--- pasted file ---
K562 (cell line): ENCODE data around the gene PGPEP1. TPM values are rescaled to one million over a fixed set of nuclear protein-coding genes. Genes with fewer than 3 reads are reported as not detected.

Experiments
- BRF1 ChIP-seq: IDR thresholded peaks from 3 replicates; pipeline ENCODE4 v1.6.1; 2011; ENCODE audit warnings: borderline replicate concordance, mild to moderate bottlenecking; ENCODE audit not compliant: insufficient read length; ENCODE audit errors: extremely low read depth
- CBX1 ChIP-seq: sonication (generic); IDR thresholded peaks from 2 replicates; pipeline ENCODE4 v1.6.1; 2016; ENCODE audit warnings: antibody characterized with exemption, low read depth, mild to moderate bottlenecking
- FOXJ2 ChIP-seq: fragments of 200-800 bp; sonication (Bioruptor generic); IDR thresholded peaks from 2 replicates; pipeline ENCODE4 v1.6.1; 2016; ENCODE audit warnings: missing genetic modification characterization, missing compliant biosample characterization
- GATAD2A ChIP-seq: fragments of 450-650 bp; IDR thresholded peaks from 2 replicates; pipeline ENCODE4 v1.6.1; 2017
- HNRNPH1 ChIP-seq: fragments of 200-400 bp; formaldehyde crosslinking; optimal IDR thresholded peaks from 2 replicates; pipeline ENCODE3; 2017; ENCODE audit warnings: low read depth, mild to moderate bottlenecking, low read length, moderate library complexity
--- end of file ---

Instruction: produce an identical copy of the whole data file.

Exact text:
K562 (cell line): ENCODE data around the gene PGPEP1. TPM values are rescaled to one million over a fixed set of nuclear protein-coding genes. Genes with fewer than 3 reads are reported as not detected.

Experiments
- BRF1 ChIP-seq: IDR thresholded peaks from 3 replicates; pipeline ENCODE4 v1.6.1; 2011; ENCODE audit warnings: borderline replicate concordance, mild to moderate bottlenecking; ENCODE audit not compliant: insufficient read length; ENCODE audit errors: extremely low read depth
- CBX1 ChIP-seq: sonication (generic); IDR thresholded peaks from 2 replicates; pipeline ENCODE4 v1.6.1; 2016; ENCODE audit warnings: antibody characterized with exemption, low read depth, mild to moderate bottlenecking
- FOXJ2 ChIP-seq: fragments of 200-800 bp; sonication (Bioruptor generic); IDR thresholded peaks from 2 replicates; pipeline ENCODE4 v1.6.1; 2016; ENCODE audit warnings: missing genetic modification characterization, missing compliant biosample characterization
- GATAD2A ChIP-seq: fragments of 450-650 bp; IDR thresholded peaks from 2 replicates; pipeline ENCODE4 v1.6.1; 2017
- HNRNPH1 ChIP-seq: fragments of 200-400 bp; formaldehyde crosslinking; optimal IDR thresholded peaks from 2 replicates; pipeline ENCODE3; 2017; ENCODE audit warnings: low read depth, mild to moderate bottlenecking, low read length, moderate library complexity